Why a Guarneri violin is expected to fetch $10 million at auction –

A rare violin is expected to fetch $10 million or more at auction in mid-March as demand from collectors increases and tight supplies keep prices high for some instruments.

The instrument was made in 1731 by Giuseppe Guarneri “del Gesù”, who is considered one of the best violin makers of all time. The other is a name more familiar to classical music listeners: Antonio Stradivari. The two worked around the same time, in the same town in Italy – Cremona.

The prices of Stradivari and Guarneri violins have risen dramatically in recent years as more and more wealthy collectors have become interested in them.

“Especially in the last 20, 30 years, we’ve seen [rare violins] Has become an alternative asset for many. So prices go up really fast and by a lot,” said Carlos Tomé, director and head of sales at Tarisio, an international auction house for rare stringed instruments and bows in New York, which plans to sell within 24 hours. online auction.

Anticipating interest from around the world, Talisio has been presenting violins in the United States, Europe and parts of Asia.

The instrument, known as the “Baltic” Guarneri – the instruments of these two great violin makers are often individually named after the people who owned them in the past – has been in a private collection since 1979. It is one of 150 known Guarnerian instruments; there are approximately 600 known Stradivarian instruments.

Private collectors often acquire these instruments and loan them to professional violinists for performance.

“I mean, I wish my bank account could buy this, and I’m going to do it now,” said Grammy-winning violinist Charles Young, who presented “Baltic” Guarneri in Talisio Ability to fiddle (in addition to yours).

“But there [are] There are also incredible customers who buy these instruments in the first place for the value … they are incredible investments,” Young said. “But they are also loaned out to extremely talented players, sometimes for life. “

Previous owners of this particular Guarneri included an instrument importer and an organ manufacturer wurlitzer corp.which, according to Tarisio, gave the name “Baltic”.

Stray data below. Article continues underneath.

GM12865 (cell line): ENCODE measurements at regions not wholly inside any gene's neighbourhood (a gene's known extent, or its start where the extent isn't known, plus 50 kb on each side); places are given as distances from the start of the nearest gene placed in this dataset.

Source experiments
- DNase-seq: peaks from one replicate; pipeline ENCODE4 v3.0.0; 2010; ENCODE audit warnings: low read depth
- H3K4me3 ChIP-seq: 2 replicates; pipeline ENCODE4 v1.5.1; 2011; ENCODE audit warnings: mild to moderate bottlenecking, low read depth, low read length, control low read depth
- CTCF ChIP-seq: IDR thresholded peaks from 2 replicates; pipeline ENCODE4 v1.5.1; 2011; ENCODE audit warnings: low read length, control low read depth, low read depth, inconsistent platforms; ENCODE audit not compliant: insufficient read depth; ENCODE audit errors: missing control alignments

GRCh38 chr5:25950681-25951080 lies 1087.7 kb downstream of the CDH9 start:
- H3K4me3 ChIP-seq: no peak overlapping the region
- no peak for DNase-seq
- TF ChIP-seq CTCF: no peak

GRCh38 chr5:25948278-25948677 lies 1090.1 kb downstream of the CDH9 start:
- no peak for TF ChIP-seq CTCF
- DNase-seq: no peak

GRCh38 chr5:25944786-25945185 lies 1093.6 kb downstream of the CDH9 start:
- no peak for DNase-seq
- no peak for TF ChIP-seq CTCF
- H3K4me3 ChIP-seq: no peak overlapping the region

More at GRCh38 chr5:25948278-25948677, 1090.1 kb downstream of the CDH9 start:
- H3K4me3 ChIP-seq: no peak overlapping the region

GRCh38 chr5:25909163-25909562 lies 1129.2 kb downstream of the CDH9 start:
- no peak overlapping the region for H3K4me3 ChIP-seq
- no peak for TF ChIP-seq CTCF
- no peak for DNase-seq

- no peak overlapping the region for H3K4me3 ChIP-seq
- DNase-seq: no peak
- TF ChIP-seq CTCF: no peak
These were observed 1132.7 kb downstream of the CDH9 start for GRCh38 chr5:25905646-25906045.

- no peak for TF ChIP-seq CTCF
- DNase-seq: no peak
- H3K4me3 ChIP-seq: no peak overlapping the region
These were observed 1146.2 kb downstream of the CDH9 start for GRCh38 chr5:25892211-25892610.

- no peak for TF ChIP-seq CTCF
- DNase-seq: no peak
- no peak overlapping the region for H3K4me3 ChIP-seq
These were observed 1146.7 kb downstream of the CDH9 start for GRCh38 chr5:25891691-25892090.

While some recently built violins have sometimes won listening tests against Stradivari and Guarneri instruments, the latter are still revered for their sound and historical significance.

Many science tests, including computed tomography and Chemical analysisMultiple theories have been produced as to what gave the two manufacturers’ instruments their unique and coveted sound.

But so far, these efforts have yielded only theories, not definitive answers.Some people think that the violin is painted with A specially formulated varnish. others believe wood used by violin makers It is unique due to a period of cold weather patterns affecting trees near Cremona, Italy.

Front and side views of “Baltic” Guarneri, which is expected to fetch $10 million at auction this month. (courtesy of Tarisio, 2023)

“We know exactly how they were made because a lot of these tools and materials have been around for years,” said David Bonsey, a New York-based violin maker and restorer of old instruments.

“What we don’t know is what’s going on in their heads. When they made these instruments, they didn’t benefit from the science…they just followed their intuition and what they traditionally did, what was taught to them. “

The unsolved mysteries of how these great violins were made ensured that they will never be in short supply. This trickles down to violins from other great manufacturers – both new and old – to the level that professional violinists demand.

In fact, Young says his parents bought his first professional violin when he was in high school, and it was so expensive they had to remortgage the house to pay for it.

“It’s not like [the ‘Baltic’ Guarneri]”Yang said. “That violin has been with me for many years, and I still play it today. “

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